The Sidebar contains eight collapsible inspectors. Each inspector gives you control over a specific aspect of your Flying Logic document. Click the vertical buttons or press Command (Mac) or Control (Windows) and the corresponding numeral to show or hide the corresponding inspector.

Document Inspector

The Document Inspector contains three tabs: Info, Header, and Footer. The Info tab lets you specify metadata for your document, while the Header and Footer tabs allow you to specify which metadata should appear at the top and/or bottom of each printed page.

Domain Inspector

The Domain Inspector lists the kinds of entities (“entity classes” or just “classes”) you can put into your diagram. There are five predefined groups (“domains”) of classes: the General domain includes two classes: Generic and Note, and the other four include several additional classes each. Which entity classes you use will depend on the needs of your project. For information on using the Domain Inspector to construct your diagram, see Constructing Graphs. For information on creating your own custom classes, see Domains.

{:.tip} ✴️ Tip: The Domain Inspector’s height can be adjusted by dragging the splitter bar at its bottom.

{:.tip} ✴️ Tip: The Generic and Note built-in classes have their “Show Name” attribute turned off. Therefore, they will be displayed without the name of their class at the top of the entity rectangle, and will have an all-white (or all-yellow) background. You can create your own custom classes that either show or hide the class name. See Creating A Custom Class.

The Navigation Inspector contains a thumbnail view of your entire document and a red rectangle that represents the section of the document currently visible in the Canvas. You can click and drag within the thumbnail to move the view, and use the inspector’s Zoom Slider to make the view larger or smaller.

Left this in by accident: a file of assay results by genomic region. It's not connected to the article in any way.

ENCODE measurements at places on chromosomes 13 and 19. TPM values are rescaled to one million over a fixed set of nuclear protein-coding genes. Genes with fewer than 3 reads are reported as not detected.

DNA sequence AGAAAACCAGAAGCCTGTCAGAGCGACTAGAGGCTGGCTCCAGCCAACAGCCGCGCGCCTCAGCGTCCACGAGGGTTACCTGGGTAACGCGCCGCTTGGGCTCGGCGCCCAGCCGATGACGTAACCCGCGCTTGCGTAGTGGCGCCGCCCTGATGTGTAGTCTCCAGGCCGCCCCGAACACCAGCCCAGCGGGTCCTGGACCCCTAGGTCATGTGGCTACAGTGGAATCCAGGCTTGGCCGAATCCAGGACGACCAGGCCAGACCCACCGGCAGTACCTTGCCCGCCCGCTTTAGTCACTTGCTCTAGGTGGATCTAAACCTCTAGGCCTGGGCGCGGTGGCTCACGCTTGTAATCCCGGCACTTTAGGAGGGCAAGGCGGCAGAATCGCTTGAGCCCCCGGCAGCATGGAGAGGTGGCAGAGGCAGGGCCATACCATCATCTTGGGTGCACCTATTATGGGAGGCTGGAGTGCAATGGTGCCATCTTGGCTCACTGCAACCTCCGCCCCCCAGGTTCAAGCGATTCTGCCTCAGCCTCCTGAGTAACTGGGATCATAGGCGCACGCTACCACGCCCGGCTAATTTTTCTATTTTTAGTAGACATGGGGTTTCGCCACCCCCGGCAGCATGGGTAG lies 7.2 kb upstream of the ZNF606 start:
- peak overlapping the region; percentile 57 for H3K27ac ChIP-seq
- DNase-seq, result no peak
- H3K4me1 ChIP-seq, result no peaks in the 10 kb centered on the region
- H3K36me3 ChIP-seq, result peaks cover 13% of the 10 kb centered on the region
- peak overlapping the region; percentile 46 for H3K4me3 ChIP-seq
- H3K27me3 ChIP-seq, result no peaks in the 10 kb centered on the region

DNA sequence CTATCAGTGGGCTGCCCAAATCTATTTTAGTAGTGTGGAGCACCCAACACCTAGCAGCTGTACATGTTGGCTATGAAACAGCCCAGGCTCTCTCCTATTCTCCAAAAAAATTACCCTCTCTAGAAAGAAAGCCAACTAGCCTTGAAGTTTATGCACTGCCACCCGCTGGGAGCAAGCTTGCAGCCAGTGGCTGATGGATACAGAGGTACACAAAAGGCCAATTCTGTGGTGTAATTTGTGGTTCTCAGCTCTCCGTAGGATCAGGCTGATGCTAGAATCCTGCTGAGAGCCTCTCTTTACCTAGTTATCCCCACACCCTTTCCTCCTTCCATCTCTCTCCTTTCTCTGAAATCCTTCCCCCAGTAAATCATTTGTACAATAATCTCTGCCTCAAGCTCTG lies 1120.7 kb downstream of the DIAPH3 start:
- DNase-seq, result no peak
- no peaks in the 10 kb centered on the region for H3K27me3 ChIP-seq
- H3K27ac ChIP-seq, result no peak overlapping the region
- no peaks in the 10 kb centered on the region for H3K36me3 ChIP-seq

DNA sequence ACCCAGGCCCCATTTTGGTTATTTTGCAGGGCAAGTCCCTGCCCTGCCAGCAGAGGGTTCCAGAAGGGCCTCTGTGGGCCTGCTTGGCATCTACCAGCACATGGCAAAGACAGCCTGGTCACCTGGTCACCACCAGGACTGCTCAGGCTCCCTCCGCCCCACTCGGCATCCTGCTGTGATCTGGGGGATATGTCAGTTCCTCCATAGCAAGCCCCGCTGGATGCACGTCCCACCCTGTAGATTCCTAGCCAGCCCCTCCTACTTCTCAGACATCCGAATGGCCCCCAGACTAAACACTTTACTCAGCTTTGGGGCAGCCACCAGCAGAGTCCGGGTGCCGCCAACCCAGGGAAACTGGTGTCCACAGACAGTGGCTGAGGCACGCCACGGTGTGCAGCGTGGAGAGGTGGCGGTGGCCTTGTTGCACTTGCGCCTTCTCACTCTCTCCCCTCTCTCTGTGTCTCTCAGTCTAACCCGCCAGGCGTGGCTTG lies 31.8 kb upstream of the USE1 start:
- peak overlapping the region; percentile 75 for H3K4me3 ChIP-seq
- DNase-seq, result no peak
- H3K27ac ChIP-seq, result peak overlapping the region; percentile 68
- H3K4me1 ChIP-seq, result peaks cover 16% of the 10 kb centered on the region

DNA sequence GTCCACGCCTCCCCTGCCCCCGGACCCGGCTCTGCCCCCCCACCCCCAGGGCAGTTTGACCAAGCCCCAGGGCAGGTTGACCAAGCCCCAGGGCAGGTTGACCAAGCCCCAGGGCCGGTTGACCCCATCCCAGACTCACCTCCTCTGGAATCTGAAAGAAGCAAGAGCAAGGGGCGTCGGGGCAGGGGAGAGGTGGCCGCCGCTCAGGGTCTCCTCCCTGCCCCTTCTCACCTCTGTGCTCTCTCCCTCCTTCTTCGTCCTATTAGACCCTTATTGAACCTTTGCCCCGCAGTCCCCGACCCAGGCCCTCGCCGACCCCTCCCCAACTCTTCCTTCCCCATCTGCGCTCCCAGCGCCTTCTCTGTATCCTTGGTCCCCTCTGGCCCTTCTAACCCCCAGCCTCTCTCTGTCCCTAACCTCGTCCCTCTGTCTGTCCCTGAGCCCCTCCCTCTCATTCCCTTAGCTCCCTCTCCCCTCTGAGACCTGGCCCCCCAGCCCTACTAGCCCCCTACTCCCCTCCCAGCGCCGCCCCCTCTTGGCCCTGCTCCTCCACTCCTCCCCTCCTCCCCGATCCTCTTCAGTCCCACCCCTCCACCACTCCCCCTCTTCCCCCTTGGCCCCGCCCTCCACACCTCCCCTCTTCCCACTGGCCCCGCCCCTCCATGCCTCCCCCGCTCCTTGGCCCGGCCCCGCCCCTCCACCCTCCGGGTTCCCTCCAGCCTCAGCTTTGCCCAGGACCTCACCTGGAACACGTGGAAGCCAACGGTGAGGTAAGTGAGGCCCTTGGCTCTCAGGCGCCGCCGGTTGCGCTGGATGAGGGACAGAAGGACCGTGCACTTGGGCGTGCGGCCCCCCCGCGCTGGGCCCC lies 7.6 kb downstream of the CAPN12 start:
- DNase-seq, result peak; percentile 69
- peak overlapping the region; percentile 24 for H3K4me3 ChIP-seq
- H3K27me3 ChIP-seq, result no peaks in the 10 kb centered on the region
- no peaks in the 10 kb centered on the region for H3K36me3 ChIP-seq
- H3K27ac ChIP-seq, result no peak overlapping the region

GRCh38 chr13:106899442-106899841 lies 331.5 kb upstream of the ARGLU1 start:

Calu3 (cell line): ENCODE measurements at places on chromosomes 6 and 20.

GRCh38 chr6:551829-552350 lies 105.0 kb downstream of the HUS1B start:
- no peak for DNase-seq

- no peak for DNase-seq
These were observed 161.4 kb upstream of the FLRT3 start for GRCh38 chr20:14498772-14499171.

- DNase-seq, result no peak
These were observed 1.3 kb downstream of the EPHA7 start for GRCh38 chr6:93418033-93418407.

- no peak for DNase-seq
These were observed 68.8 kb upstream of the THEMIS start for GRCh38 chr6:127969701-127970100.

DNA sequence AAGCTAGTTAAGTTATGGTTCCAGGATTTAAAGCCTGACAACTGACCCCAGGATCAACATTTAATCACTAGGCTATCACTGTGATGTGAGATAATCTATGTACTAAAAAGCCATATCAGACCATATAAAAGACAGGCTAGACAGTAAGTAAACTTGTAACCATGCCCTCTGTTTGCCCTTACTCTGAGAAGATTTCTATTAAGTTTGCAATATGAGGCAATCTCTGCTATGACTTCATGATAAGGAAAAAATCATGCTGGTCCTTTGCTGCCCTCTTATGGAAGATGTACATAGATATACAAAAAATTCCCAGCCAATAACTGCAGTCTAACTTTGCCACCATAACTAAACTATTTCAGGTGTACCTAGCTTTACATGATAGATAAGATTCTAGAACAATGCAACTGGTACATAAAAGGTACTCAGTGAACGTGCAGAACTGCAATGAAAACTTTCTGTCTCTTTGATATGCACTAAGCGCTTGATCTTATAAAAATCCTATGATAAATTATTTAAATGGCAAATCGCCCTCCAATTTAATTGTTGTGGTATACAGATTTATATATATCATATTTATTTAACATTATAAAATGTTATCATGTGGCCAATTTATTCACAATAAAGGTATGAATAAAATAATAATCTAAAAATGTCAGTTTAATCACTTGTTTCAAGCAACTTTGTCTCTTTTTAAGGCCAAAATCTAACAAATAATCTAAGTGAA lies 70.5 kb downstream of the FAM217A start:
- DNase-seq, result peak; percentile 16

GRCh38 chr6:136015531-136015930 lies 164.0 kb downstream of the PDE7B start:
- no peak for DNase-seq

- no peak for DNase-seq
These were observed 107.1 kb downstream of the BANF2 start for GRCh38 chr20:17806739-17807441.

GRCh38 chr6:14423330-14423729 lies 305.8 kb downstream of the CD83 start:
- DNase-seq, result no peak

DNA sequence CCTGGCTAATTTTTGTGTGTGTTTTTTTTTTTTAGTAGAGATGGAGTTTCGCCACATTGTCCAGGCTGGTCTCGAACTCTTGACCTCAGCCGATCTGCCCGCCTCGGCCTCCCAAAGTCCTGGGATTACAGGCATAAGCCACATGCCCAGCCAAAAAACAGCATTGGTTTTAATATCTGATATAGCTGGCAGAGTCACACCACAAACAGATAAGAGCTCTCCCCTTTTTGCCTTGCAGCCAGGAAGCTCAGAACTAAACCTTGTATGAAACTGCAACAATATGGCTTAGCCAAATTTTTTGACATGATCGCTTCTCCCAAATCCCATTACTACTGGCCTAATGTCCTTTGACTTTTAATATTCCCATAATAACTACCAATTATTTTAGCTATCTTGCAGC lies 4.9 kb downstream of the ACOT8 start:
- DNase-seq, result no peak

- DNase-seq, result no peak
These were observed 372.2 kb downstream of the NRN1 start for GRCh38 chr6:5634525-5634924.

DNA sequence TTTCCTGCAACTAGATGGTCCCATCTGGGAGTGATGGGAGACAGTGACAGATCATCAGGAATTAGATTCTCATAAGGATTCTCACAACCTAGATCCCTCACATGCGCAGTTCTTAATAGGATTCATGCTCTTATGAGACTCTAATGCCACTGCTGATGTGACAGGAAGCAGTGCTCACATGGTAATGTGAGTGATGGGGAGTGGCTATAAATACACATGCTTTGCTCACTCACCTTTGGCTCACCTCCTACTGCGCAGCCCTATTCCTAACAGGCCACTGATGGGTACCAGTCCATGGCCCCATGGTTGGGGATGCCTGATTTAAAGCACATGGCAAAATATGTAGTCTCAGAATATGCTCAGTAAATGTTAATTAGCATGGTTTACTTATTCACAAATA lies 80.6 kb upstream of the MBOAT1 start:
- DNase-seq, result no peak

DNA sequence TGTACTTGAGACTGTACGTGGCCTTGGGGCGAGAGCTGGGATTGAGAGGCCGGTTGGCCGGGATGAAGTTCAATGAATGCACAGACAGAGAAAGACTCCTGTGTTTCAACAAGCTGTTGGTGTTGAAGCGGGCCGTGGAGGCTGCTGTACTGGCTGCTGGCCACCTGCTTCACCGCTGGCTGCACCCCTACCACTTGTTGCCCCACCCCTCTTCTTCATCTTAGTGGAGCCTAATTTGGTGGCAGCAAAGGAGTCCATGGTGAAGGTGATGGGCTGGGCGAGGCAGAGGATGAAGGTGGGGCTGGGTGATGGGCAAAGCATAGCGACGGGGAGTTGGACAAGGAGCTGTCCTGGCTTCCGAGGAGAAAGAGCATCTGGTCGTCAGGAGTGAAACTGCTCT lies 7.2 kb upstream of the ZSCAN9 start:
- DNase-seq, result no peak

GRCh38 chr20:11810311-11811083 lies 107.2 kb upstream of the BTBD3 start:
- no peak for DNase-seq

Layout Inspector

Flying Logic documents all “flow” from their beginning to their end in the direction of the arrows (“edges”) that connect the boxes (“entities”), and the Orientation popup in the Layout Inspector lets you determine the direction of this flow. The Bias popup lets you determine whether Flying Logic’s automatic layout prefers to push entities towards the beginning or end of the document’s flow. NEW IN 3.1 The Compactness popup will change the length of the edges to give different levels of compactness to the graph. For more information, see Layout.

Operators Inspector

The Operators Inspector lets you set the operators associated with incoming edges for the entities in your document, and the operator associated with newly-created junctors. For more information, see Operators.

Element Inspector

The Element inspector contains four tabs, one for each kind of element in Flying Logic documents: Entities, Edges, Junctors, and Groups. The controls in each tab of the inspector let you adjust various attributes of the currently selected elements of that kind.

Entity Tab

The Class Popup is used to quickly assign a new class to the currently selected entity or entities. For more information, see Changing the Class of an Entity. Each entity can have a symbol assigned to it to make it easier to identify. Symbols are assigned to entities using the Entity tab of the Element Inspector. For more information, see Assigning Symbols to Entities.